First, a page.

Path Traversal, also known as Directory Climbing and Directory Traversal, involves the exploitation of sensitive information stored insecurely on web servers. This vulnerability is constantly showing up in globally-recognized vulnerability references such as the SANS 25 Top 25 Most Dangerous Software Errors and OWASP Top-10.
There are two primary security mechanisms available today in web servers:
Access Control Lists (ACLs) – These are basically whitelists that the web server’s administrator uses to monitor access permissions. These lists are used in the authorization process. Only users with permissions can access, modify or share sensitive files and information.
Root Directory – This directory is located in the server file system and users simply can’t access sensitive files above this root. One such example is the sensitive cmd.exe file on Windows platforms, which rests in the root directory that not everyone can access.
Path Traversals are made possible when access to web content is not properly controlled and the web server is compromised. This is basically an HTTP exploit that gives malicious attackers unauthorized access to restricted directories. They are eventually able to manipulate the web server and execute malicious commands outside its root directory/folder.
These attacks are usually executed with the help of injections such as Resource Injections, typically executed with the help of crawlers. The attack usually involves the following steps:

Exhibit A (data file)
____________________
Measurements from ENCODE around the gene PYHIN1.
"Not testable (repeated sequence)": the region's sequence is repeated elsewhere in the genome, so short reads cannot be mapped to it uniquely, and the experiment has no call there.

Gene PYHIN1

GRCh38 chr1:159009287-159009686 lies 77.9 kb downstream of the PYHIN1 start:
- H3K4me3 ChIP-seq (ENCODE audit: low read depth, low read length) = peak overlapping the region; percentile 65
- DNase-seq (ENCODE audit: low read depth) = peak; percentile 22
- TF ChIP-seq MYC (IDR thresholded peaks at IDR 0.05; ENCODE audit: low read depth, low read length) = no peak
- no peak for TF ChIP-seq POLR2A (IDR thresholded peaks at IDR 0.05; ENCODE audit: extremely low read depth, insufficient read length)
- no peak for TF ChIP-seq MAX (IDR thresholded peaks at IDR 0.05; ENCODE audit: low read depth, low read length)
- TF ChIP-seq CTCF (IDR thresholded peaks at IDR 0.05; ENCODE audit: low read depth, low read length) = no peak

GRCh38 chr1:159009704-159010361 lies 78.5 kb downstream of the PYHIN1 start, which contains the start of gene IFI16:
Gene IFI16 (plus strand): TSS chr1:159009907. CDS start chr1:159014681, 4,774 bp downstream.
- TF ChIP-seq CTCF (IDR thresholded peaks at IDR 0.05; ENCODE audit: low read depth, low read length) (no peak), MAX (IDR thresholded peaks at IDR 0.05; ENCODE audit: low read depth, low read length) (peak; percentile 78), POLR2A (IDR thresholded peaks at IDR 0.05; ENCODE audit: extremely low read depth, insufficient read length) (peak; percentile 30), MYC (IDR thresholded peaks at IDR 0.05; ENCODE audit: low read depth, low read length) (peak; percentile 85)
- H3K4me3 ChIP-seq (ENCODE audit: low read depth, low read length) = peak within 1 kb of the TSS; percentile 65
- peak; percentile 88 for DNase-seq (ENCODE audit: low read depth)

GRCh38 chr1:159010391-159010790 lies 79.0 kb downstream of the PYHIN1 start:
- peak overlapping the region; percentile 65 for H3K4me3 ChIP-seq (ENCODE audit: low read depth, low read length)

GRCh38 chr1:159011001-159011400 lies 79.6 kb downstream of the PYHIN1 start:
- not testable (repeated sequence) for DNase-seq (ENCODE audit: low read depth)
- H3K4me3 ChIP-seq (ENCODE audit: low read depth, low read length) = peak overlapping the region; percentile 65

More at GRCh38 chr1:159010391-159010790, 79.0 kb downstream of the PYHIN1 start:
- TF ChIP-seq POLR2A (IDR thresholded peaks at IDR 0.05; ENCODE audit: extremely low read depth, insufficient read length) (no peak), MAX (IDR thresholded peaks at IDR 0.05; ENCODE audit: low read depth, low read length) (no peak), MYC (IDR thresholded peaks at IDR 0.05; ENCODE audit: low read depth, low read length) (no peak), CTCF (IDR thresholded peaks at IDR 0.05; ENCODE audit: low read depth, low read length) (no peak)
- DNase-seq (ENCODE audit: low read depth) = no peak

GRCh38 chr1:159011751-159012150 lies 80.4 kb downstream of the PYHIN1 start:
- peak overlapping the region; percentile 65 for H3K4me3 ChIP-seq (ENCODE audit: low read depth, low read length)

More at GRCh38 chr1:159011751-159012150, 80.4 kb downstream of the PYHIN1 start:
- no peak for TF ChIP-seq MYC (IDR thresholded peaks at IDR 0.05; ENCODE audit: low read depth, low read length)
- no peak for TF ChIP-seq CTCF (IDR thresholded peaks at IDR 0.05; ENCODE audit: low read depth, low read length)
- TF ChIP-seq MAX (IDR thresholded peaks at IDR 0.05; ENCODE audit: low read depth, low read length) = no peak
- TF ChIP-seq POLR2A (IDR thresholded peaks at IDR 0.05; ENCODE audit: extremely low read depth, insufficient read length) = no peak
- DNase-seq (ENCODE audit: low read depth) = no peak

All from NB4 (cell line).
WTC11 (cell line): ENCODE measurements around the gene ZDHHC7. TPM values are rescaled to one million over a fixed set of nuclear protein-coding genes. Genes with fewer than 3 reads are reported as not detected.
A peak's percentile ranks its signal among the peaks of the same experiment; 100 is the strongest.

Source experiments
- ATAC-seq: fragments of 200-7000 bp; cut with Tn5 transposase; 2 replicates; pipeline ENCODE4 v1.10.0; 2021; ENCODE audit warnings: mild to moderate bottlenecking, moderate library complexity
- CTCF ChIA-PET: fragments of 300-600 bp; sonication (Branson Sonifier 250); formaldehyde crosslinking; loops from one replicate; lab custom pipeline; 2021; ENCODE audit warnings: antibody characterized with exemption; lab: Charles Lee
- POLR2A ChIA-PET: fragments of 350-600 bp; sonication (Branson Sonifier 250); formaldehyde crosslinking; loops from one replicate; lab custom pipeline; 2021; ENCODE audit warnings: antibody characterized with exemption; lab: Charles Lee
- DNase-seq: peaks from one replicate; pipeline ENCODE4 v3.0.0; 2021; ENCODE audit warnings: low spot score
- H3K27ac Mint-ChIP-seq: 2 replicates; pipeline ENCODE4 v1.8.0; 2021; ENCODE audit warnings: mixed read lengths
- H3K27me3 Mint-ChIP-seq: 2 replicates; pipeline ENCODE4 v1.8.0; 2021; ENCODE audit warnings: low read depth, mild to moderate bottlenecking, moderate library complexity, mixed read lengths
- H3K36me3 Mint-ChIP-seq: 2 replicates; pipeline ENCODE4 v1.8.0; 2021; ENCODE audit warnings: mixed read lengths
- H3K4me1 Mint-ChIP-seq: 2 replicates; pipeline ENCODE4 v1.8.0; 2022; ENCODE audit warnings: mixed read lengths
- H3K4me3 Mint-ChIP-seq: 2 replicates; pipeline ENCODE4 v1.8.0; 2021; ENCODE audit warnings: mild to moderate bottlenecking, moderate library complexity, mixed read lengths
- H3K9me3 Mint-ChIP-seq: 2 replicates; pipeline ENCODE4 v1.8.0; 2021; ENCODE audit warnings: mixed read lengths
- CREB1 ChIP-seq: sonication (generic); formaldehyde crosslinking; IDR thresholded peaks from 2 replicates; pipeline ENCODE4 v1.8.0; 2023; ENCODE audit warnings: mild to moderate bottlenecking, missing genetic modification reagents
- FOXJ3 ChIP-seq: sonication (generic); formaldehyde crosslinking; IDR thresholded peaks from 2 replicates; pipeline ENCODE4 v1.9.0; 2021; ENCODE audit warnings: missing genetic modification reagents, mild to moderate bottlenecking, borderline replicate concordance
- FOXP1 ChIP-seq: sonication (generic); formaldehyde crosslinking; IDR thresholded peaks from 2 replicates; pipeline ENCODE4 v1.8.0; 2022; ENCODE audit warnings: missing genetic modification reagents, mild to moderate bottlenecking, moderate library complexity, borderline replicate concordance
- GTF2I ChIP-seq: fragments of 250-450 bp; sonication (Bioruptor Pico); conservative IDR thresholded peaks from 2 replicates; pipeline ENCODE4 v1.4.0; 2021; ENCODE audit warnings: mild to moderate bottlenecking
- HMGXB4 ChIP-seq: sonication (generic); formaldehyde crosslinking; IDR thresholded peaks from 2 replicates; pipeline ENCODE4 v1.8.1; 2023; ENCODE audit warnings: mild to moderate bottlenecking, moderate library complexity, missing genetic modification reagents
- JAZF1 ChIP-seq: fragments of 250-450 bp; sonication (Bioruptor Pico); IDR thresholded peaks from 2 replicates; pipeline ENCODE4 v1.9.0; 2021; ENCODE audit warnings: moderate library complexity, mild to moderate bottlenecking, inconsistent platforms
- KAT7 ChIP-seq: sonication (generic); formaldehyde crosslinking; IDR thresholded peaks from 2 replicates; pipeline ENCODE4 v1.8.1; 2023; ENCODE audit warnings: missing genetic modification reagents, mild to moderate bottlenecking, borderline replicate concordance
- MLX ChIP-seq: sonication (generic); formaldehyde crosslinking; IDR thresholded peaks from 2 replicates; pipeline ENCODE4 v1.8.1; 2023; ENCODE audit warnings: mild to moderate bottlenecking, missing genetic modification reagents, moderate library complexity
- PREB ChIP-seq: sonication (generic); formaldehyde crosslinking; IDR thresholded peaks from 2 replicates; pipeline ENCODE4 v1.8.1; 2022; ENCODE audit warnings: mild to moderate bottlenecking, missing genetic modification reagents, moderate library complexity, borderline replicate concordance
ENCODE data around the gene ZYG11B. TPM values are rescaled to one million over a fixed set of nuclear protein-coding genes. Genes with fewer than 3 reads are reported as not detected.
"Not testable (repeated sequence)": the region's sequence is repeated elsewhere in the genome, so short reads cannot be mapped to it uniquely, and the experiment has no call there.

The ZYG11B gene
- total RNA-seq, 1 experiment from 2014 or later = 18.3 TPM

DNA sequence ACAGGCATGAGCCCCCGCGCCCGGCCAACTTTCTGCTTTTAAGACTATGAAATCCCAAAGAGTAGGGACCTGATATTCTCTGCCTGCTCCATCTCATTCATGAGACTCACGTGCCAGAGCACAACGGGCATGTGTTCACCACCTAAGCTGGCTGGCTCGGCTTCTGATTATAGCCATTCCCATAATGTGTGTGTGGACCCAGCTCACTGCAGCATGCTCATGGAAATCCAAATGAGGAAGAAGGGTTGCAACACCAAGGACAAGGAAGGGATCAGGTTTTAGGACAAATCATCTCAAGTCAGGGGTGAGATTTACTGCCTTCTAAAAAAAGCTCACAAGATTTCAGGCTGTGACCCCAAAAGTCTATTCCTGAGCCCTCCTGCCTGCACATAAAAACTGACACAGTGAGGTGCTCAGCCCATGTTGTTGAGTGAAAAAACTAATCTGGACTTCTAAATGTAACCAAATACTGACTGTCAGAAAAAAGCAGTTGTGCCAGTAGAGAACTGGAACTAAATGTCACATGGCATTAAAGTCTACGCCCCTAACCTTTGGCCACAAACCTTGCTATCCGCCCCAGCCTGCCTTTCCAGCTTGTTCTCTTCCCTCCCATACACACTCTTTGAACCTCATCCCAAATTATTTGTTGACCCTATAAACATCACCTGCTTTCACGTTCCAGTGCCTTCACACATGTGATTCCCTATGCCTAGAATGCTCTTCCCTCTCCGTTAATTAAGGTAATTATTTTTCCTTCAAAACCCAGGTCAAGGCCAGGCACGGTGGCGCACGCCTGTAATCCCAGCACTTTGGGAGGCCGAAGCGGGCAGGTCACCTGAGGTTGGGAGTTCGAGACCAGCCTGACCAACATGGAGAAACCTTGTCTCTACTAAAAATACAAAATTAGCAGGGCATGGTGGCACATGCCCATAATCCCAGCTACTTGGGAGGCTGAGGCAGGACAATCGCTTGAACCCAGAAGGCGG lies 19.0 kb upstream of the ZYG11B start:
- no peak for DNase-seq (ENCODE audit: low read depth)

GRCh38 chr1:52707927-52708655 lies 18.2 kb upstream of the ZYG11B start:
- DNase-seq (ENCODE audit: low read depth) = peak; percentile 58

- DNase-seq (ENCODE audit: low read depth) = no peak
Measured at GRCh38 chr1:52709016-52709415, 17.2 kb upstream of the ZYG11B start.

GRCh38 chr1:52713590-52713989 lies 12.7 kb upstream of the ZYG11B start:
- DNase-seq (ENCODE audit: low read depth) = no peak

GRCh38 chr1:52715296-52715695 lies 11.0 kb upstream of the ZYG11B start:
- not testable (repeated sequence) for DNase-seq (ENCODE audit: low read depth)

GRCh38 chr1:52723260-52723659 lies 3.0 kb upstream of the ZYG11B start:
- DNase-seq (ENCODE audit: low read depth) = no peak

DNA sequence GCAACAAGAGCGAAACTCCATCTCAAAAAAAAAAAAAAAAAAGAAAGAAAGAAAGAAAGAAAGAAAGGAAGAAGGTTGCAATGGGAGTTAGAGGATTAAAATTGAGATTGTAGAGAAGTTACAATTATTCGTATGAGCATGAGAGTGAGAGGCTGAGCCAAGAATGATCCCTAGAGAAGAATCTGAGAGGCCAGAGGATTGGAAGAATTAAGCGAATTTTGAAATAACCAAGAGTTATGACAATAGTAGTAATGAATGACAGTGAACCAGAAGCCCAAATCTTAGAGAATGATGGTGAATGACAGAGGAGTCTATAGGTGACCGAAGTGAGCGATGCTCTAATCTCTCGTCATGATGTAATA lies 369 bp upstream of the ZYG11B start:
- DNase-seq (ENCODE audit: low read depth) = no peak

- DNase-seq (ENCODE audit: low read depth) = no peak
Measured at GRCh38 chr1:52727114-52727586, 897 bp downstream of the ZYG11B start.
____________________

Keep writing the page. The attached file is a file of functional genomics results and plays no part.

The following URLs show how the application deals with the resources in use:
In these examples it may be possible to insert a malicious string as the variable parameter to access files located outside the web publish directory.
http://some_site.com.br/get-files?file=../../../../some dir/some file
http://some_site.com.br/../../../../some dir/some file
The following URLs show examples of UNIX/Linux password file exploitation.
Important: In a windows system the malicious attacker can navigate only in a partition that locates web root while in the Linux he can navigate/access the whole disk.
Ways of mitigating the risk of Path Traversal include:
CxSAST detects data flows that are vulnerable to Path Traversal by following all user input that is used in a file creation or file reading context. If the input is not validated or sanitized (this being “..\” or “../”) before being used, CxSAST determines this path as vulnerable to Path Traversal. The developers can then implement the aforementioned remediation techniques.
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